ROOFTOP ANTICS - FASHIONABLE WANDERLUST
SAILING THE GREAT BARRIER REEF WITH CORAL SEA DREAMING
Posted on September 3, 2017 by Rooftop Antics
6am, an early wake-up call. Time to get up, GoPro ready, camera charged. We’re sailing the Great Barrier Reef!
It had been more than a year since my last adventure on the reef. Excited was an understatement for how I felt that morning.
Sailing the Great Barrier Reef
Sailing has been on my list for some time now (ever since I discovered Elayna and Riley’s adventures) and the Great Barrier Reef seemed like the perfect place! Most ships out here are big catamarans, but there are a few original boats that will take you out in an alternative way. Coral Sea Dreaming is one of those boats as she is a true sailing ship.
A sailing ship, as I discovered, is very different from a larger boat. You feel like you’re actually on a boat, versus being moved from location A to B. However, I do recommend seasickness tablets! Not long after we left the marina, the first sails were hoisted and we were actually sailing the Great Barrier Reef!
Three different stops along the reef
First up on our diving adventure was Upolo Cay. It is a sand cay that enjoys the protection of the outer reef. A beautiful little island surrounded by ocean and gorgeous corals. In reality, this is actually an island that consists fully out of fish poo. Yes, you read that right! Pretty small island in the middle of the ocean? That’s a whole lot of Parrot Fish that eat hard corals and poo it back out! I just love those kinds of facts.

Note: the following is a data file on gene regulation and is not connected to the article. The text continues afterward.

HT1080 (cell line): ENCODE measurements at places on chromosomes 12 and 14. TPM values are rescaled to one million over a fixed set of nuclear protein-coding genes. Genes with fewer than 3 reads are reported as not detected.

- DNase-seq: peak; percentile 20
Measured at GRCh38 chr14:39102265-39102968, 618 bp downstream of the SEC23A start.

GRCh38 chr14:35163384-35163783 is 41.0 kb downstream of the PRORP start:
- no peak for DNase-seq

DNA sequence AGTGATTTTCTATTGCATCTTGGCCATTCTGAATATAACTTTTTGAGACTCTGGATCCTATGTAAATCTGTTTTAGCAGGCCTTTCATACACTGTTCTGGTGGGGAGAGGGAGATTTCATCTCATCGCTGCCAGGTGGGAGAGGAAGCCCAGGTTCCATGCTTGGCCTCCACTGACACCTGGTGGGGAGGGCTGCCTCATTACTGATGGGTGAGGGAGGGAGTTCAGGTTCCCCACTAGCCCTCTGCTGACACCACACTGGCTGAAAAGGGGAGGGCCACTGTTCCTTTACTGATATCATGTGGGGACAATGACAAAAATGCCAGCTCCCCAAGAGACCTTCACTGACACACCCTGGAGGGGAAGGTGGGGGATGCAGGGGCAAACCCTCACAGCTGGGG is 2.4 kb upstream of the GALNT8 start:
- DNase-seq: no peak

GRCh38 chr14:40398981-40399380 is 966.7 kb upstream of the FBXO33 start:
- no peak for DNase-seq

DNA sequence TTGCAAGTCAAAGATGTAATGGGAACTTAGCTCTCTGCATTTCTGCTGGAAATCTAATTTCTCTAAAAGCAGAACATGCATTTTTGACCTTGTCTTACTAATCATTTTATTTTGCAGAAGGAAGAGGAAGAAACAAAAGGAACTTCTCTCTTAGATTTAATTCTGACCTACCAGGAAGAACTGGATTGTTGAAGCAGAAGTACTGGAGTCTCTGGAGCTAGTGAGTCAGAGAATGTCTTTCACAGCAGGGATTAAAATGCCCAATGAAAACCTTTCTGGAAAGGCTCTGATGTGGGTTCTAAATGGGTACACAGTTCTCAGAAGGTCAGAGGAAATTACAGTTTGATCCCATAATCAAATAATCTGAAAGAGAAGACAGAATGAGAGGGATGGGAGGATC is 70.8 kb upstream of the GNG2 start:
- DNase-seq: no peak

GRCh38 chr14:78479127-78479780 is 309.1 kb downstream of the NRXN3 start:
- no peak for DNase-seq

To be able to go onto the island, one would need a special permit, so we enjoyed it from a distance. Sand cays are perfect for snorkelers and they tend to be quite shallow reefs. Apart from the usual pretty reef fish, we ended up spotting two stingrays and several of the reef’s famous giant clams.
As Coral Sea Dreaming has access to 12 different moorings at nine different reefs, it was a surprise to see where we would end up next. Being quite a choppy day, our captain and owner of the boat, Jan, decided to stay sheltered for the up and coming night and chose Michaelmas Cay as the location for our next four dives.
An overnighter on the Great Barrier Reef
Staying a night on the Great Barrier Reef is one of those dreams where you keep pinching yourself until you actually believe it. While mooring in Michaelmas Cay, I got back into the water to shoot some sunset shots. The water was still very warm although coming out and awaiting our night dive was a bit of a mission. Not being able to have a hot shower in between, I was so happy when Jan poured some hot kettle water down my wet suit. I’ll never forget Jan!
The crew comes out to the reef every other night and chooses a spot to moor where it’s nice and quiet. That doesn’t mean you would stay at Michaelmas, but we did. The night was calm in our small bunk, although another seasickness pill was popped just in case. And with the sunrise happening like it did, I could not be happier.
Michaelmas Cay: a wildlife sanctuary